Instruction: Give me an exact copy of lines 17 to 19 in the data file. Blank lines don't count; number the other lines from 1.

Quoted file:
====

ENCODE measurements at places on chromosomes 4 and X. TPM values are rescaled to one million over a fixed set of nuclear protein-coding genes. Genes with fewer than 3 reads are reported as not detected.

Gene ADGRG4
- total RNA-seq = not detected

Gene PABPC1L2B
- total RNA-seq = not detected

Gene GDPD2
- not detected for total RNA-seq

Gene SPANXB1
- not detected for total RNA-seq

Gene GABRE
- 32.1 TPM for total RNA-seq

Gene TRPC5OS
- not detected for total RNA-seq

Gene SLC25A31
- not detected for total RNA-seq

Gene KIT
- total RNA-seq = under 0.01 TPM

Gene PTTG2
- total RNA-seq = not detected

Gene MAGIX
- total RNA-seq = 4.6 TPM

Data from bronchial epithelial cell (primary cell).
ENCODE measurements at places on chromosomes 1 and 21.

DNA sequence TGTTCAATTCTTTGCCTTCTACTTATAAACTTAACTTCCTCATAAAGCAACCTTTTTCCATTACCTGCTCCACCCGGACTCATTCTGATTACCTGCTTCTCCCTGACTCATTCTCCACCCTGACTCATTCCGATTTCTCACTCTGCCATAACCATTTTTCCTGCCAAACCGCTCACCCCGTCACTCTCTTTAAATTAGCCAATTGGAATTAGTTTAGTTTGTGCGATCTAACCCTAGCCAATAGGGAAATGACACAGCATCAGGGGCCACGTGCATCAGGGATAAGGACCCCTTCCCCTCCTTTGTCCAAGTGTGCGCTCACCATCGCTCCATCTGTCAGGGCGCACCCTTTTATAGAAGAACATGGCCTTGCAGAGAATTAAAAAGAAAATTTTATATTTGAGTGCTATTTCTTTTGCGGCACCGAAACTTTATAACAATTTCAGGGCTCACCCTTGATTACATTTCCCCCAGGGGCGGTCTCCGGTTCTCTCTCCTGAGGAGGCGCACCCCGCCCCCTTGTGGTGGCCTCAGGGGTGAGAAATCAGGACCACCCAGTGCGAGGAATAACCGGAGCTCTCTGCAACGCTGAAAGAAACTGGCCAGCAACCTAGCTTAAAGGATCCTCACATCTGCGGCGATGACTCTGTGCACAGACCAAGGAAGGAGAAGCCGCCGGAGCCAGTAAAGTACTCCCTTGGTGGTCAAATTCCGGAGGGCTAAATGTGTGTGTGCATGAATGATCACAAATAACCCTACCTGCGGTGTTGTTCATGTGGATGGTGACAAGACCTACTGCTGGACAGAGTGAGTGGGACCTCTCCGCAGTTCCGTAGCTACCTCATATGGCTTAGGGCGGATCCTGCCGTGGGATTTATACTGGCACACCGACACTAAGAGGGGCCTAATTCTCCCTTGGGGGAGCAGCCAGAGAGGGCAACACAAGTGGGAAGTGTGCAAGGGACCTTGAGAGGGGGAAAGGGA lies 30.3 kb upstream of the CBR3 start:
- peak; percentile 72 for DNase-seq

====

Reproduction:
- total RNA-seq = under 0.01 TPM

Gene PTTG2
- total RNA-seq = not detected